It's not a huge surprise that Home Alone was a tremendous hit at the box office, way back in 1990; in addition to watching Adventures in Babysitting, there are 1 or 2 elements from that film that appear to have been incorporated into Home Alone by Chris Columbus, or of which are influenced by that film in Home Alone. The part where Chris and the kids have to go on a journey to rescue her friend is akin to Kevin trying to protect his family's house from some bad guys. The idea of a little kid outsmarting a pair of dumb adult crooks and the pratfalls, slapstick and silliness is all fun to watch.
The mindless violence in this film is very Tom & Jerry, cartoon-like, where really nothing or no one is truly harmed or is overly gratuitous. It's kind of funny that there are lots of sentimental scenes and of Kevin making friendly banter and chit- chat with the old man at the church (which was nice to see) - and yet when he's at home he starts acting all gung-ho against the robbers by firing a rifle into Marv's head for example. Therefore, I just think that Chris Columbus and/or John Hughes should've opted for a full-on, full-scale farcical comedy approach and not have all of these sentimental scenes. The Saccharine-filled nature could have been toned down a little, especially for a Christmas- themed film. But alas, this was a formula Columbus has repeated with Mrs Doubtfire, and thus, that film also garnered huge box office success. I guess they had to have a bit of both, just to make Home Alone not too overly sentimental in its feel, but also not too over-the-top and wacky. Yet I felt that balance just wasn't quite there.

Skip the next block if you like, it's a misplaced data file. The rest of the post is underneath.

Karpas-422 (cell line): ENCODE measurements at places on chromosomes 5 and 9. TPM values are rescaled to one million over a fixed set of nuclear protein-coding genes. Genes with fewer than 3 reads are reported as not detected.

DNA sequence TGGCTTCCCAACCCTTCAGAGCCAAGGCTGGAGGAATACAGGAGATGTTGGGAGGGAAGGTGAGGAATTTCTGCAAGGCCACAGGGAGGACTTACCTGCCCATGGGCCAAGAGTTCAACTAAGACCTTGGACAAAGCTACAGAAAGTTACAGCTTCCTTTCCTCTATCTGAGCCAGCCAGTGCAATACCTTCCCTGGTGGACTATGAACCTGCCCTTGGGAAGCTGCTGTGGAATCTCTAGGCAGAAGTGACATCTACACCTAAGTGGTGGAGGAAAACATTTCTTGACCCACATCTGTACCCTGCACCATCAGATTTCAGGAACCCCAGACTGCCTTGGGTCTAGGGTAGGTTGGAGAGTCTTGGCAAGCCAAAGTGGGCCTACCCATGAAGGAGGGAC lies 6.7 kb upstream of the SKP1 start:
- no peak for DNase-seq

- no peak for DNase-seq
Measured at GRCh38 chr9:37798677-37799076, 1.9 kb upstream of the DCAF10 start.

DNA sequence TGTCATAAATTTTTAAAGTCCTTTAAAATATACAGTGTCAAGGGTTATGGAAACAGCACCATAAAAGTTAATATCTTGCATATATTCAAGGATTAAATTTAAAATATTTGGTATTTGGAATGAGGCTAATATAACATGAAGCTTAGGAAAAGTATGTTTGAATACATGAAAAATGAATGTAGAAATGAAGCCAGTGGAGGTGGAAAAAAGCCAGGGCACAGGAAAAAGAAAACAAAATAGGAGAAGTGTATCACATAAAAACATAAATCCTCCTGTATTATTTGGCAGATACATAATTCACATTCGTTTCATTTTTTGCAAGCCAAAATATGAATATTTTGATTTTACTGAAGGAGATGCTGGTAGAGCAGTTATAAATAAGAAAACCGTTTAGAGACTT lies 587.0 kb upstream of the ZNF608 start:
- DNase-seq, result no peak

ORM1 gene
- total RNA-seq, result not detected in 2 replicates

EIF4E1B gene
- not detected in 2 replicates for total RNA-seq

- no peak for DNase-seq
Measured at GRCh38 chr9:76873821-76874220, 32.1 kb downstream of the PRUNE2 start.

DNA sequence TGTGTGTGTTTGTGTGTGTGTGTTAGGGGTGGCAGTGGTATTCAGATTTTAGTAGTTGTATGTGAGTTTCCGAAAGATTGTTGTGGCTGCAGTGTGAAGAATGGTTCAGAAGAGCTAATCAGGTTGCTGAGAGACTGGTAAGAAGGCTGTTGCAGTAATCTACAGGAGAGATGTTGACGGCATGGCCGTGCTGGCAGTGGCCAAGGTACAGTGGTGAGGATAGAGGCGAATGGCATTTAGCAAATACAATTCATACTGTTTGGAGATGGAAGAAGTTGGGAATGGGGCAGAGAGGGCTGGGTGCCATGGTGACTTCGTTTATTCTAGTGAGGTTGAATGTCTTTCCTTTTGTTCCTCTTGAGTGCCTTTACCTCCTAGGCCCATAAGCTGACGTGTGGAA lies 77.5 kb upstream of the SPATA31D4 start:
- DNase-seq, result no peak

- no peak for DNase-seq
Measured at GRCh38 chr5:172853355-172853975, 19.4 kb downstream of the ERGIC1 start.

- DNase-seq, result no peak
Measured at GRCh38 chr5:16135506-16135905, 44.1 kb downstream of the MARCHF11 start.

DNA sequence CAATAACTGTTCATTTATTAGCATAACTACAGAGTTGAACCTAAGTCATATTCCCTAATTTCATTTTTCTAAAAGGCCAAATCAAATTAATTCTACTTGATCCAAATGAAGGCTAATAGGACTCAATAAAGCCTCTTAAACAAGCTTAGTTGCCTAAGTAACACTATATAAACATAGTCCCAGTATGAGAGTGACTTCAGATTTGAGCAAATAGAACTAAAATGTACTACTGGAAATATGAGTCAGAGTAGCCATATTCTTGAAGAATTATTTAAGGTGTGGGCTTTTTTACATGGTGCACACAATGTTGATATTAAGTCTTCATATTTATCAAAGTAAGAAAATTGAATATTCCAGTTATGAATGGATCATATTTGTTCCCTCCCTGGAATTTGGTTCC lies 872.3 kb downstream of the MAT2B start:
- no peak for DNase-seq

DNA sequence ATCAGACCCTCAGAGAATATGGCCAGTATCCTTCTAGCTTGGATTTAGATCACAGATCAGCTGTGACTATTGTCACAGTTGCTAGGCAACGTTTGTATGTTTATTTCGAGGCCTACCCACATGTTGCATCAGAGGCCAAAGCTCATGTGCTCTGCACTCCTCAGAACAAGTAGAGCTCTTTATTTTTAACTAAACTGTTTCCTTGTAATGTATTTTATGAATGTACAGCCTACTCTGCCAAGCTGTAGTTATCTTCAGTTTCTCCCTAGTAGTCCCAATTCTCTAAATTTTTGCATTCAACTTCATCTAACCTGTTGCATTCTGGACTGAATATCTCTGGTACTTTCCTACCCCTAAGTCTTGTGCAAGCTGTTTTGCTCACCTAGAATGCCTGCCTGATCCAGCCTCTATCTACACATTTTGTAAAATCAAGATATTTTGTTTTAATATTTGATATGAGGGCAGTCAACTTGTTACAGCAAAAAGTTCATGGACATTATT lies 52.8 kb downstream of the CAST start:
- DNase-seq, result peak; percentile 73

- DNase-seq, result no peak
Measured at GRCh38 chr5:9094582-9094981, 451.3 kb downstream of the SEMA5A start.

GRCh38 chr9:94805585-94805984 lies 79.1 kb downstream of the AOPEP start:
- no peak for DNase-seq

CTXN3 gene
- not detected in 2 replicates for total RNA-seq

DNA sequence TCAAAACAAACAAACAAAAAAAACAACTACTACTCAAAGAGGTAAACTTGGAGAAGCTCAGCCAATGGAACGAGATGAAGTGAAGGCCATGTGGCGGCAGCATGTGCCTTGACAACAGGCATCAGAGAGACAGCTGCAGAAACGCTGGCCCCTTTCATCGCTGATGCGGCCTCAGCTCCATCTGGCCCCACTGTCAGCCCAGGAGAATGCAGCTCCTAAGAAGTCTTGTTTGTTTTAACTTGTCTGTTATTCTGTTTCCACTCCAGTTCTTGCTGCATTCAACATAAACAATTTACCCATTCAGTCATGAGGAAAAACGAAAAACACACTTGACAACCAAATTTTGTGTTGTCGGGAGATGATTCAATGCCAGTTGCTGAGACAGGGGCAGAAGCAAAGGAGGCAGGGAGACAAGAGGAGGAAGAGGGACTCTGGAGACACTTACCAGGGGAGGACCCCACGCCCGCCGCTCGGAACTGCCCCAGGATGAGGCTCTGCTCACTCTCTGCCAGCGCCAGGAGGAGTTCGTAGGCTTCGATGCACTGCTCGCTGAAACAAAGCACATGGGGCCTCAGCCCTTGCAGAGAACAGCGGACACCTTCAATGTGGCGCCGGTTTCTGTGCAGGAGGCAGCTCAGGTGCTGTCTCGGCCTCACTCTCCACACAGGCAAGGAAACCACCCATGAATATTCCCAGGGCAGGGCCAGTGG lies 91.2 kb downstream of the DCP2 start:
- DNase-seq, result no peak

Nevertheless, I quite liked John Candy's cameo in this film and his interactions with Kevin's mother and it was nice of his character to give her a lift on her way home to see her son. I would have wished for him to have more scenes in Home Alone.
John Williams's scores for the movies are so wonderful and memorable, and this one is no exception. As for the ending, I found it a tad too sickening in a diabetes type of way and was too overly sentimental. The film works best if you just approach it as a fantasy-like Christmas movie and as mere escapist fun.
The subplot with the burglars breaking into the house was vital for this film; because this film was built upon and centred around that aspect, that without it, none of the events, slapstick, booby traps would have worked as well and made a lot of sense to audiences.
For me personally, as much as I enjoyed watching this movie, I didn't truly love it. I was like 'hahaha, okay'. Kevin McCallister is kind of annoying but also smart. There is no denying the holiday theme and message plays a huge role in the tone of the film and in evoking that tone, but in reality, the success of Home Alone was pretty much down to the slapstick comedy and silliness, more so than for any other reason.
Best remembered for the third act had the story and first half been as stronger and as inviting as the comedic scenes, and with less focus on its sentimentality, Home Alone would have been a much better movie, all-round.
But as it stands, this festive effort from John Hughes and Chris Columbus is still worth seeing.